The early football signing period is a solution without a problem

As Dennis Dodd of CBSSports.com reported Monday, it would appear that college football is finally going to implement an early signing period for high school recruits.

Momentum for the change has been building for years as competition for prospects has ramped up with the evolution of technology. Even after recruits have made verbal commitments to schools in advance of national signing day in February, coaches still have to deal with potential poachers trying to “flip” players to competing programs later in the recruiting cycle.

Additionally, the growth of media coverage has turned recruiting from a niche for creepers into a sport unto itself for even moderately dedicated fans. The public’s up-to-the-minute knowledge of developments in the recruiting process puts even more pressure on coaches to not only secure talented players, but to stay after them when they commit elsewhere. Taking no for an answer when a prospect pledges his allegiance to another school doesn’t cut it.

So it’s easy to see how moving up signing day would benefit coaches. The sooner a kid can sign his letter of intent, the less time his recruiters have to dedicate to pursuing or babysitting him, the less work coaches have to do.

But what do the players stand to gain? The best answer–in fact, the only one–is that it would relieve some of the pressure and harassment that invariably comes with the recruiting process: constant text messages from coaches, questions from fans hounding you about where you’re going to school, reporters asking for updates on the status of your recruitment, etc.

Although I have no idea what it’s like to be recruited to play sports in college, I imagine that it’s far more annoying, stressful and distracting than the stories about the red carpet treatment of an official visit to a school make it sound. All things being equal, I’m sure there are plenty of prospects out there who’d rather have the entire thing over with sooner than later.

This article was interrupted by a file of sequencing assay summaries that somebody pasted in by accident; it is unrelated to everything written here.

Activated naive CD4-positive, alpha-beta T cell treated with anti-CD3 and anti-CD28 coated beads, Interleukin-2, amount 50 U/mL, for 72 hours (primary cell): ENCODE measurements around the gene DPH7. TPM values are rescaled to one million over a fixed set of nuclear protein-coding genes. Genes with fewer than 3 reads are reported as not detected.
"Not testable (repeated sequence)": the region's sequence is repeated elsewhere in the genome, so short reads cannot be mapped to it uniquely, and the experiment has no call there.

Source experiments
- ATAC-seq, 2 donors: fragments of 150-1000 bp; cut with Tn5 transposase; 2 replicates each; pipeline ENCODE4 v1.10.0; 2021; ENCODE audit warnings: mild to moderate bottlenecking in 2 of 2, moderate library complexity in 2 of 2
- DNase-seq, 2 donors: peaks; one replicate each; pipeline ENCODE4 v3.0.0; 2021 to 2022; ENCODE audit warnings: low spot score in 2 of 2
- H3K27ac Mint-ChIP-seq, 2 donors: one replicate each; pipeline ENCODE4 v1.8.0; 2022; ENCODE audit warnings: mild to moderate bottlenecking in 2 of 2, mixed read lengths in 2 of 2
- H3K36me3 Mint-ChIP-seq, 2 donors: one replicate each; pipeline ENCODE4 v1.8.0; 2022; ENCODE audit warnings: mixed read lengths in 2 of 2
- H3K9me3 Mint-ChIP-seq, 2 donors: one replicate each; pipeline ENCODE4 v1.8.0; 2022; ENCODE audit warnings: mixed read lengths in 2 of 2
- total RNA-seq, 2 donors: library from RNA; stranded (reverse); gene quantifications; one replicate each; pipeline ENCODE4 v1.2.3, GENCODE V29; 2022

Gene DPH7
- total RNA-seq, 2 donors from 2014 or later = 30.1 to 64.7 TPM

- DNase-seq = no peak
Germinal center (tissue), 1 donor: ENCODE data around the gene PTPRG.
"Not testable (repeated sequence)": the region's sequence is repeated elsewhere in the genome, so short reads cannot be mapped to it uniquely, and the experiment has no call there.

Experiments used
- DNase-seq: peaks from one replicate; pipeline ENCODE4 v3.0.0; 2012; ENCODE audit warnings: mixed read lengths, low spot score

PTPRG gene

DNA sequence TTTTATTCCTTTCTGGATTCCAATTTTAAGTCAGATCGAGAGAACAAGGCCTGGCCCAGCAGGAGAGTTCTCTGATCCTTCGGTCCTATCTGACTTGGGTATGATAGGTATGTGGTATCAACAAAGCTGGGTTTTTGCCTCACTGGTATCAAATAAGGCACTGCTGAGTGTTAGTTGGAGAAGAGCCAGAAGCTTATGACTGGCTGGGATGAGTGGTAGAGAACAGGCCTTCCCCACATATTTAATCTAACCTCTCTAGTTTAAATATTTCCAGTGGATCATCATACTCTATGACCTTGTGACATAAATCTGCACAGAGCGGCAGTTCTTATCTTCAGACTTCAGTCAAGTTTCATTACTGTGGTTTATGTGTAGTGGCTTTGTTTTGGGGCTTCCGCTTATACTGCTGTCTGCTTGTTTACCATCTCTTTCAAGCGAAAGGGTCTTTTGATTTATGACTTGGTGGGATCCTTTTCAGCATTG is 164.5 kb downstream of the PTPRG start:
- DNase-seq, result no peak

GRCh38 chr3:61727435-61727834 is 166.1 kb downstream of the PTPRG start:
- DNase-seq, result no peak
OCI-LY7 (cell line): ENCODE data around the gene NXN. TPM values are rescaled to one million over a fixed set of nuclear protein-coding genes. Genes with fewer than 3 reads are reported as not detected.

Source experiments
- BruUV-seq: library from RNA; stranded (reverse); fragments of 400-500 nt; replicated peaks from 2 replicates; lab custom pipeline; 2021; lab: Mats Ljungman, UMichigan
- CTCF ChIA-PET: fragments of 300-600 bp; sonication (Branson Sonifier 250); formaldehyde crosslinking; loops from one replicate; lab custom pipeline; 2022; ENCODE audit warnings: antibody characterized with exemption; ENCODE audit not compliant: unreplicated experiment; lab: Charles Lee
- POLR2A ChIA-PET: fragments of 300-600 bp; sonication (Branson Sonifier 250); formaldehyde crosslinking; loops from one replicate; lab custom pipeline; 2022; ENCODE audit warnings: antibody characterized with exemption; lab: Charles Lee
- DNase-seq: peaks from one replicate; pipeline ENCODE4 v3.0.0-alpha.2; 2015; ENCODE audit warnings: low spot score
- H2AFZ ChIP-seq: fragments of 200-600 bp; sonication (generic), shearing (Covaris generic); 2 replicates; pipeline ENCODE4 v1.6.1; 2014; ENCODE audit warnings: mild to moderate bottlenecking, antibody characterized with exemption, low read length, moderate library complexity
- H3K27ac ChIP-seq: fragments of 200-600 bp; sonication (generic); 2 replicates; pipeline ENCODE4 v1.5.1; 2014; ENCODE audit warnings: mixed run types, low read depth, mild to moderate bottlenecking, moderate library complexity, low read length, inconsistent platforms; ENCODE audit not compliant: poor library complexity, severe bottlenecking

On the other hand, as NCAA expert John Infante points out, moving up signing day actually creates new problems for recruits. Primarily, the number of recruits seeking a release from their letters of intent would likely shoot up if they sign before the coaching carousel stops spinning.

Ironically, moving national signing day back in the calendar would probably benefit recruits far more than moving it up. They can still make up their minds as to where they want to go whenever they want, but they would have even more time to collect information and vet their opportunities.

Would that up the incidence of committed players flipping to other schools? Absolutely. My advice to jilted coaches would be to get better at your six- or seven-figure job. Seeing as recruits generally break commitments for a reason, you could argue that more flipping would likely lead to better outcomes for all involved, especially the players.

Not surprisingly, though, the student-athlete’s biggest cheerleader is too busy getting its marching orders from a cabal of well-compensated adults to take its actual constituency into account. Get used to it, kids.

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